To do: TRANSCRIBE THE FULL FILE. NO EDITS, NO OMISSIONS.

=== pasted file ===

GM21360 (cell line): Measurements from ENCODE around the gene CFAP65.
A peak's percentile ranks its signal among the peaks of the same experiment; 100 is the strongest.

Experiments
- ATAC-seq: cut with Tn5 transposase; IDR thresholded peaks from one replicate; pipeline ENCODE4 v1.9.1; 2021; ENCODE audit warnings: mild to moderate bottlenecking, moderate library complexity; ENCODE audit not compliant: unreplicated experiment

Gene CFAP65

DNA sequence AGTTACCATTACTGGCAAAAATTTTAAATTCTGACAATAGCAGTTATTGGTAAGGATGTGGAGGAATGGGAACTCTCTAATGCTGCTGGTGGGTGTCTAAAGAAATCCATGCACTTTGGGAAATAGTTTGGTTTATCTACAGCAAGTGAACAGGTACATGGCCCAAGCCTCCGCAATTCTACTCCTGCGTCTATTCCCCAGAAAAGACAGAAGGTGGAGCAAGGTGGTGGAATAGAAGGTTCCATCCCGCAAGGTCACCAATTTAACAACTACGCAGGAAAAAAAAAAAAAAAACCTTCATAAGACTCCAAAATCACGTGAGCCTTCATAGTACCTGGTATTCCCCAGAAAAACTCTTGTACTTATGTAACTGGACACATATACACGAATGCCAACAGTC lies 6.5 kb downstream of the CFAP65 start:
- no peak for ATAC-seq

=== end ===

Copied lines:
GM21360 (cell line): Measurements from ENCODE around the gene CFAP65.
A peak's percentile ranks its signal among the peaks of the same experiment; 100 is the strongest.

Experiments
- ATAC-seq: cut with Tn5 transposase; IDR thresholded peaks from one replicate; pipeline ENCODE4 v1.9.1; 2021; ENCODE audit warnings: mild to moderate bottlenecking, moderate library complexity; ENCODE audit not compliant: unreplicated experiment

Gene CFAP65

DNA sequence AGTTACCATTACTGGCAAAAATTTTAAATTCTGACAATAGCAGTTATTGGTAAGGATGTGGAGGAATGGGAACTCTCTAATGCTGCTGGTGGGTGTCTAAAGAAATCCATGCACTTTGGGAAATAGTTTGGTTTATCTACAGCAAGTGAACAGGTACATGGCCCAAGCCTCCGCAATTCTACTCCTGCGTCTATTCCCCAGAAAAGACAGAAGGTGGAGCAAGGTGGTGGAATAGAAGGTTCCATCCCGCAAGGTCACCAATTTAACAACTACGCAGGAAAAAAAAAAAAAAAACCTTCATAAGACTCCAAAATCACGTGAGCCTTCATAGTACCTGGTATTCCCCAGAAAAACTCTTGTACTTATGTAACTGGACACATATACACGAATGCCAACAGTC lies 6.5 kb downstream of the CFAP65 start:
- no peak for ATAC-seq